Feeds:
Posts
Comments

Posts Tagged ‘Sturnus vulgaris’

I did not plan to make birding a focus of my trip to Paris, but I can’t help but take shots of them when the occasion arises. I’ve seen lots of gulls and pigeons, some mallards, and a few swans, but so far have not gotten close enough to get shots of them—I have relatively modest telephoto lenses with me on this trip.

The first image shows a crow, what I think is a Carrion Crow (Corvus corone). I am not at all certain about identifying birds in Europe, so please correct me if I am wrong. I photographed this crow and the other birds featured in this posting in the Tuileries Garden, which is located in between the Louvre and the Place de la Concorde.

The second bird is a Common Moorhen (Gallinula chloropus). Several other moorhens were swimming about in a small pond, but this one decided to boldly look for food. Perhaps it was looking for a handout from tourists.

The final birds are Common Starlings (Sturnus vulgaris). This small flock of starlings flew about from place to place. I did not detect any signals, but all of them seemed to take off and land at the same time.

If you have followed my blog for any length of time, you know that I like to photograph anything that catches my eye. Even in a place like Paris, where there appear to be famous landmarks in every direction I turn, I am just as likely to be spending time photographing these modest little birds. I think it would make me a maddening travel companion for a more normal person.

Carrion Crow

Common Moorhen

Common Starlings

© Michael Q. Powell. All rights reserved.

 

Read Full Post »

A flock of noisy, black-colored birds was active this past weekend at Occoquan Bay National Wildlife Refuge. I initially thought they were blackbirds or grackles, but a closer look showed them to be European Starlings (Sturnus vulgaris), a species introduced into the US from Europe by Shakespeare enthusiasts late in the nineteenth century.

I was intrigued when I saw the reference to Shakespeare and learned the following information about the history of starlings in the United States from the Cornell Lab of Ornithology website:

“All the European Starlings in North America descended from 100 birds set loose in New York’s Central Park in the early 1890s. The birds were intentionally released by a group who wanted America to have all the birds that Shakespeare ever mentioned. It took several tries, but eventually the population took off. Today, more than 200 million European Starlings range from Alaska to Mexico, and many people consider them pests.”

To be or not to be? Whether you like them or not, it looks like European Starlings are here to stay. As for me, I find the dotted pattern on these birds to be quite attractive.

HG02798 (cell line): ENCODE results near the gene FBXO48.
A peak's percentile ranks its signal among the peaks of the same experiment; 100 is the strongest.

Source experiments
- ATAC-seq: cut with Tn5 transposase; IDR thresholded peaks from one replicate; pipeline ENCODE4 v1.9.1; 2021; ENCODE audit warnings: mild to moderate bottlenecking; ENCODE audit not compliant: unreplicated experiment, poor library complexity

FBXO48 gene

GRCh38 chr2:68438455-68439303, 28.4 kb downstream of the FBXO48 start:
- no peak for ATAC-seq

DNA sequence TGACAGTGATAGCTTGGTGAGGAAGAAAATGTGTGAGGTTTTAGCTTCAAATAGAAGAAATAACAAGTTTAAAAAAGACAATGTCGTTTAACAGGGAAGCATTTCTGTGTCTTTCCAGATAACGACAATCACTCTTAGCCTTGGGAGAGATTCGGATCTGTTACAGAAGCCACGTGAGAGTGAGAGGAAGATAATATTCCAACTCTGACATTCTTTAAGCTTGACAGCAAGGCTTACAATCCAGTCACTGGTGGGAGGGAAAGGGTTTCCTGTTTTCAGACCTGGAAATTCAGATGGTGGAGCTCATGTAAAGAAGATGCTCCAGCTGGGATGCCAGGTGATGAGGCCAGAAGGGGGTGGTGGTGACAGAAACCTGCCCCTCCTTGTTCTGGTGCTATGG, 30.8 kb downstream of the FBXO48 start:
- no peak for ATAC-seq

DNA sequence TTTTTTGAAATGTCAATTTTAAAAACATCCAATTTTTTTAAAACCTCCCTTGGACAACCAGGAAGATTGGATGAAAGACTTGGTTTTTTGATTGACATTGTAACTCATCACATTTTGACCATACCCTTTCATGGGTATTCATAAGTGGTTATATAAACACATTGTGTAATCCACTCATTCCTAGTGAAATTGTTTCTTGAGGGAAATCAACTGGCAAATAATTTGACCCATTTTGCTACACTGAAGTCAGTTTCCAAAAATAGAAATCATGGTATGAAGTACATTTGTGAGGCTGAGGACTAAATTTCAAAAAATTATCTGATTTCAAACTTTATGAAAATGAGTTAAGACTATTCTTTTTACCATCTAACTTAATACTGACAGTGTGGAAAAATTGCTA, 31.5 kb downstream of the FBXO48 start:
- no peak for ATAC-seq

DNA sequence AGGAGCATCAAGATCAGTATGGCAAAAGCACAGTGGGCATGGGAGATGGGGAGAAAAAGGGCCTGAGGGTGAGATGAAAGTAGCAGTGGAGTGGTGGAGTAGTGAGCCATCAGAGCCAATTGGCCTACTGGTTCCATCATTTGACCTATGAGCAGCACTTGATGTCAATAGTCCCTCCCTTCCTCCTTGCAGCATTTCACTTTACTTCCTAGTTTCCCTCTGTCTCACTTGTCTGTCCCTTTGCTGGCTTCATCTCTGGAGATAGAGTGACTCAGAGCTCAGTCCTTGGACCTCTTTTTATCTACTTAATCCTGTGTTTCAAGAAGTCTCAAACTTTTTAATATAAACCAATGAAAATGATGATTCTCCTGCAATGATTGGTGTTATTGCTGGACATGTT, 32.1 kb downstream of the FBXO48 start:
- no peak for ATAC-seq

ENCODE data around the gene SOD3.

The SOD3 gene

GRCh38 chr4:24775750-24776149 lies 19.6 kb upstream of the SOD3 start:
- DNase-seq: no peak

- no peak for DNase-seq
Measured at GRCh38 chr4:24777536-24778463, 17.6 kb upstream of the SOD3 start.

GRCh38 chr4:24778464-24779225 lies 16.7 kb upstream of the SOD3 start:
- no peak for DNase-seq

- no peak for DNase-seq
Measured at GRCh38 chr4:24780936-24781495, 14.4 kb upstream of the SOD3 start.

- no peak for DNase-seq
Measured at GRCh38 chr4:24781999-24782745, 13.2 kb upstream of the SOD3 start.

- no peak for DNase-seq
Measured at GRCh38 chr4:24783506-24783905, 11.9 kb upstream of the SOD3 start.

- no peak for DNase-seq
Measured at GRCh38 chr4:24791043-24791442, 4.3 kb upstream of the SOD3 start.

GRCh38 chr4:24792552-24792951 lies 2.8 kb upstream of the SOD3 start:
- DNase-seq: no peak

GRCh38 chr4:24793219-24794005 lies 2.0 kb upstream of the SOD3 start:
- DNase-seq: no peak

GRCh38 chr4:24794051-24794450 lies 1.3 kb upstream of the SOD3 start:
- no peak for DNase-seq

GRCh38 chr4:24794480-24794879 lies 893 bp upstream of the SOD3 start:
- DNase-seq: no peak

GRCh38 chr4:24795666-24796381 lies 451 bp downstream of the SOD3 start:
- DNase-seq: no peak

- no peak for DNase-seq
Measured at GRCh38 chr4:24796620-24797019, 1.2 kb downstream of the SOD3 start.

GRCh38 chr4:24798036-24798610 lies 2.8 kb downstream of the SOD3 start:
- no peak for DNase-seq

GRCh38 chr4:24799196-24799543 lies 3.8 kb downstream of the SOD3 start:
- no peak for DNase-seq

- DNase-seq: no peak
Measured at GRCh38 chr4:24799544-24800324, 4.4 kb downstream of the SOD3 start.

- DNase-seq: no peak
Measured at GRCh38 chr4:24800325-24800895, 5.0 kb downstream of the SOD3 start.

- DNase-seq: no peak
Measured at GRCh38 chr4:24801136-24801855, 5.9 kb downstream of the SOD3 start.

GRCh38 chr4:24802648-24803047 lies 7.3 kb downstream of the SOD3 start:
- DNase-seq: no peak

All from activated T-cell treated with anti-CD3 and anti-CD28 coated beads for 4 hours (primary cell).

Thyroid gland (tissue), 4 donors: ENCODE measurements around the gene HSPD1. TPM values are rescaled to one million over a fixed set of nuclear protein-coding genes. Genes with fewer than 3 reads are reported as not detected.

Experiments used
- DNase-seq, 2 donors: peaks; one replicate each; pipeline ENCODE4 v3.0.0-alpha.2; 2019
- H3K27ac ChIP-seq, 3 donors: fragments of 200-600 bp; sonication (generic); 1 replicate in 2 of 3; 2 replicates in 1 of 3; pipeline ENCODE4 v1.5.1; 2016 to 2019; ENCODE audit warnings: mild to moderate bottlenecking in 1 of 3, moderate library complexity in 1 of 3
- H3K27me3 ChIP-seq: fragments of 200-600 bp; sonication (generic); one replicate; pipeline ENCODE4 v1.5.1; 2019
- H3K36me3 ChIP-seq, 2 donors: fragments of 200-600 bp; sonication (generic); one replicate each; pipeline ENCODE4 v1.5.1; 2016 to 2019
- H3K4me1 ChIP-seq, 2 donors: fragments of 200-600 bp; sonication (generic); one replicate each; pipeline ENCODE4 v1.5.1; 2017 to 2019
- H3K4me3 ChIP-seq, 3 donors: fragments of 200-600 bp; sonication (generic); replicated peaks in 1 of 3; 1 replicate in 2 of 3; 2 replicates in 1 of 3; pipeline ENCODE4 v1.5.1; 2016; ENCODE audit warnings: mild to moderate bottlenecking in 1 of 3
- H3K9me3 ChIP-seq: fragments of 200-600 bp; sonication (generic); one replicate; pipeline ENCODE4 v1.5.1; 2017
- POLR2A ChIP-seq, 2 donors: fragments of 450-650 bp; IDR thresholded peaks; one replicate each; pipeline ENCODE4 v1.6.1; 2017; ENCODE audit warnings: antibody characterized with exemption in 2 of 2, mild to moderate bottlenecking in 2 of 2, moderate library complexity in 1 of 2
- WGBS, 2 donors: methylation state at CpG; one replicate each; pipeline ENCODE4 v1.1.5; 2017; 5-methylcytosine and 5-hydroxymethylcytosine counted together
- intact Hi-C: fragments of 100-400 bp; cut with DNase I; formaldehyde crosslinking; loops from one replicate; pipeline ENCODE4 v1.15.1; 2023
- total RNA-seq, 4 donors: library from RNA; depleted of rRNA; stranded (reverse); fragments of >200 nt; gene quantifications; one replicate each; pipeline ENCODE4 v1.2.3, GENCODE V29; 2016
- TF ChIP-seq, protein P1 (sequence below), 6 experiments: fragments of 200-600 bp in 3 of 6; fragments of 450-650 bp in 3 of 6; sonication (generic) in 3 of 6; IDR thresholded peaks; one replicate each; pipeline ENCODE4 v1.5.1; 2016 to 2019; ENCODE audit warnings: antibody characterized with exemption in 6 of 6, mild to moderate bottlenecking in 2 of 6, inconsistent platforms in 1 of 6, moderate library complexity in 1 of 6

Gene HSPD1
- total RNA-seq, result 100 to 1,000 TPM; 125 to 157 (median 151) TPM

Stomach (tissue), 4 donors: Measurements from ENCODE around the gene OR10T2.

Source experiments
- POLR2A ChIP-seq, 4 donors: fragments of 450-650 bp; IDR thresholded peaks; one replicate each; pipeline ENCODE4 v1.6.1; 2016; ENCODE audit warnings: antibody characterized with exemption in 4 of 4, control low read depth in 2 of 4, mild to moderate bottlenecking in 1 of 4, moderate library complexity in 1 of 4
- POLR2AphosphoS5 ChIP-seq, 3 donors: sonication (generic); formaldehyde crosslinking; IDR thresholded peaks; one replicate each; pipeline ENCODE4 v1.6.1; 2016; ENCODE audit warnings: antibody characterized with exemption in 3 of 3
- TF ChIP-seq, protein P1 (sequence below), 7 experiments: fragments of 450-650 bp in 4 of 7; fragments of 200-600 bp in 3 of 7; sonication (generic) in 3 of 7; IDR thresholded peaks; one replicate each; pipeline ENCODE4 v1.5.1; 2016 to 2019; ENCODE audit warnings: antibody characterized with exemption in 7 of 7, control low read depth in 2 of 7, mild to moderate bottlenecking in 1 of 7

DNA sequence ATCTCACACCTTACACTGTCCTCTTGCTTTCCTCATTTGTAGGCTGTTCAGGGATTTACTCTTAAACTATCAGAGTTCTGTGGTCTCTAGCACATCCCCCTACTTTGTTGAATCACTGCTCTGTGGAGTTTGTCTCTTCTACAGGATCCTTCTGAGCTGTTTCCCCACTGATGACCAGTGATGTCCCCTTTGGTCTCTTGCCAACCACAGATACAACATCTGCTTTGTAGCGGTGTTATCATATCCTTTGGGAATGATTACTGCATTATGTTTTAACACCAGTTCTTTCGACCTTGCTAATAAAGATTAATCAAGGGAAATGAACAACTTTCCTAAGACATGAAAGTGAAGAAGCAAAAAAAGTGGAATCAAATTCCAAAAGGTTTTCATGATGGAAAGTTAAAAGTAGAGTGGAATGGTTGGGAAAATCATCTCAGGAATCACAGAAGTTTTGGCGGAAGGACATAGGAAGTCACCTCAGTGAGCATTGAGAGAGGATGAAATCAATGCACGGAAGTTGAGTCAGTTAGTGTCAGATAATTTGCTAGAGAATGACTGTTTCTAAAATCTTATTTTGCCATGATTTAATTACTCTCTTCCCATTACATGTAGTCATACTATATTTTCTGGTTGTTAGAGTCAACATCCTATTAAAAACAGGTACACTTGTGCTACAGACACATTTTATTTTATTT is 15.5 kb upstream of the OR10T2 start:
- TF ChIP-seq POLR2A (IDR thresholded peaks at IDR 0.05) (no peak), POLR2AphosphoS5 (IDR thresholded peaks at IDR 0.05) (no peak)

European Starling

European Starling

© Michael Q. Powell. All rights reserved.

 

Read Full Post »

Starlings are supposed to be common birds, but I never knew what they looked like up close, so I initially had a lot of trouble identifying the odd-looking bird in these photos that I took in early December.

I’m pretty sure now that it is a European Starling (Sturnus vulgaris), a bird that was first introduced into North America in the 19th century by Shakespeare enthusiasts, according to the Cornell Lab of Ornithology. What does Shakespeare have to do with it?

Well, Shakespeare mentions them in one of his plays. Steve Mirsky explained the reference in an article in Scientific American entitled “Shakespeare to Blame for Introduction of European Starlings to U.S.

“In the late 1590s Shakespeare noted the mimicking ability of the starling while writing Henry IV, Part 1. Hotspur is contemplating driving King Henry nuts by having a starling repeat the name of Hotspur’s brother-in-law Mortimer, whom Henry refuses to ransom out of prisoner status. “Nay, I’ll have a starling shall be taught to speak nothing but ‘Mortimer,’ ” Hotspur whines.”

In 1871, a group called the American Acclimatization Society was formed in New York, dedicated to introducing European plants and animals and birds into North America, according to Wikipedia. The group’s chairman was an avid admirer of Shakespeare and is said by some to have desired to introduce every bird mentioned by the playwright.  The Cornell Lab notes that the more than 200 million starlings now in North American are descendants of the original 100 starlings released in New York’s Central Park in the early 189o’s. Yikes!

I am always curious about the origin of bird names and learned from the Cornell Lab that the starlings got their name because their wings are short and pointed, making them look rather like small, four-pointed stars when they are flying.

starling1_blogstarling2_blog

© Michael Q. Powell. All rights reserved

Read Full Post »

%d bloggers like this: